TT, as he was almost universally known, led a rich existence. During a spell in the army, he was the last British soldier to be wounded by a musket-ball. As a teenage stowaway to
He was also godfather, albeit informally, to Daniel Craig, the new James Bond: TT had known the actor's father, Tim Craig, since they were seven years old. Since Ian Fleming was, along with PG Wodehouse and JRR Tolkien, one of Tyler's favourite authors, it was a major disappointment to TT to realise that he would not live long enough to see his godson play 007. "I'll never go to the cinema again," he said, "and I won't be around when the DVD comes out."
TT was born in
Feeling cast adrift, he signed up as a police cadet, but was told that his chronic stammer would prevent him from giving effective evidence in court. After stowing away to
Back in civilian life, he sold instruments by day and played guitar and organ in groups at night, until an Italian band kidnapped him for several years on the European club circuit. On his return to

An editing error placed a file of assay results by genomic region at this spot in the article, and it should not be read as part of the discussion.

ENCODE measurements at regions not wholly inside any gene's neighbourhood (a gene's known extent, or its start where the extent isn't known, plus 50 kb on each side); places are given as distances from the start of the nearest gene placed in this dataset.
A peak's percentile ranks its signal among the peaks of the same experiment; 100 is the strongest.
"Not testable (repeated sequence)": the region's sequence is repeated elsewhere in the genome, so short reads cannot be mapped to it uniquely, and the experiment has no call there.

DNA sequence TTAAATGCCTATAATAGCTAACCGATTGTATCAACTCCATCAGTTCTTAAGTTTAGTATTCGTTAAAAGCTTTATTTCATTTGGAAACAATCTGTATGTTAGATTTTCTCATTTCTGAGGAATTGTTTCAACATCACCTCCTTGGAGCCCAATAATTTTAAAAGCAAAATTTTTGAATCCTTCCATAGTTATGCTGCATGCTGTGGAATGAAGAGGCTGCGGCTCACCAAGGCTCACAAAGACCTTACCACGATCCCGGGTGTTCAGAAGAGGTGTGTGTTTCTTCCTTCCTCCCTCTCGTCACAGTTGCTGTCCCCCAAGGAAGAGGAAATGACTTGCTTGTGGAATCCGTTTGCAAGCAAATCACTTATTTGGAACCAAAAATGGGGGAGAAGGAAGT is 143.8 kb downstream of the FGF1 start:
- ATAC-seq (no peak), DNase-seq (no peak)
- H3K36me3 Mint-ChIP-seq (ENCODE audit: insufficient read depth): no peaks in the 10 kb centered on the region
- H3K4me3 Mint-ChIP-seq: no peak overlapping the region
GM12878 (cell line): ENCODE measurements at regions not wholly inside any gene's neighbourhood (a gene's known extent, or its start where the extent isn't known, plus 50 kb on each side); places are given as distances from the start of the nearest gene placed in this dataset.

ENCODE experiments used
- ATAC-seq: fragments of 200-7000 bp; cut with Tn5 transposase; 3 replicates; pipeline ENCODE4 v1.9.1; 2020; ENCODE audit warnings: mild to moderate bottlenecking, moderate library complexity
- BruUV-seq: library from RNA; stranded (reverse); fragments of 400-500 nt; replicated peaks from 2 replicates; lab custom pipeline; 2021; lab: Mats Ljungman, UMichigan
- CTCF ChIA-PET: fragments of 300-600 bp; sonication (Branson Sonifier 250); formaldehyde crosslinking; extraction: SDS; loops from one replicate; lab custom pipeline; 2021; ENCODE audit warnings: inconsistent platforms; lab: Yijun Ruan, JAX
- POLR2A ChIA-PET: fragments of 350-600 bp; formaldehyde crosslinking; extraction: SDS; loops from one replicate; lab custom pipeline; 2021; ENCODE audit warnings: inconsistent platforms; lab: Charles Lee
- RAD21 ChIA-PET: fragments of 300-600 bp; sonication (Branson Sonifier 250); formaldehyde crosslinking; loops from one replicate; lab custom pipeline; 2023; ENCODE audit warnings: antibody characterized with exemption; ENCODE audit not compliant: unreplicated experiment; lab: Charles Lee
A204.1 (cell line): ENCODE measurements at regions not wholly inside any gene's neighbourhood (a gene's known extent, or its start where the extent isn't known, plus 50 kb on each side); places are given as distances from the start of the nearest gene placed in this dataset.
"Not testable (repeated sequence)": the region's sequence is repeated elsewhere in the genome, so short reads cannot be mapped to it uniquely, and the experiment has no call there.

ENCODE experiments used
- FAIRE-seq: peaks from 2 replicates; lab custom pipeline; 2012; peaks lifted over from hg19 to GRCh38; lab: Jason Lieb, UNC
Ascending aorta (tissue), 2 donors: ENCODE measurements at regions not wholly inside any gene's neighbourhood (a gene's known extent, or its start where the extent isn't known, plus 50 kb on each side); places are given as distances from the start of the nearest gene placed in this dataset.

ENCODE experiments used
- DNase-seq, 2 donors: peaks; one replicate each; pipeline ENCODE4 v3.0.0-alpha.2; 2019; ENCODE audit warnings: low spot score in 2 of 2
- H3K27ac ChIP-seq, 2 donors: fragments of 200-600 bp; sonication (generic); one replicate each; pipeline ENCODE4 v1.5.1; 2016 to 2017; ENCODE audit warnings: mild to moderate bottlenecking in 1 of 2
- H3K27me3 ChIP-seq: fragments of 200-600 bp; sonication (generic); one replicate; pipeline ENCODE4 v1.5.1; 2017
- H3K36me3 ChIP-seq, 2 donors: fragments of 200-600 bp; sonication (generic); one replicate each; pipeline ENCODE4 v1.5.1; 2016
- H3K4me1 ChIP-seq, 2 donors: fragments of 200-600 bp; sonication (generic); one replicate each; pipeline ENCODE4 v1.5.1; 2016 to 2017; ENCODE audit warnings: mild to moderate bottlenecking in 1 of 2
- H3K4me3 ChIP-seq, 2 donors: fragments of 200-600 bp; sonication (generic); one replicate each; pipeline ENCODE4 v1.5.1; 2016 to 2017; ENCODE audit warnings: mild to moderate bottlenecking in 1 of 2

Returning to London, he briefly edited the magazine Beat Instrumental before becoming a publicist for Emerson, Lake and Palmer - "I make no apologies," he later said, "though I would if I thought apology was sufficient " - but, finding both public relations and ELP uncongenial, he took the opportunity to join NME, then just about to start the radical rethink that transformed it from pop-picking chart fluff to a salon for gadflies. At the NME, Tyler demonstrated a keen eye for talent both musical and journalistic: an early champion of Roxy Music and Dr Feelgood, he was instrumental in the hiring of such writers as Nick Kent, Neil Spencer, Tony Parsons, Julie Burchill, Paul Morley, Vivien Goldman, Paul DuNoyer and Kate Phillips, with whom he fell in love and who subsequently became his second wife.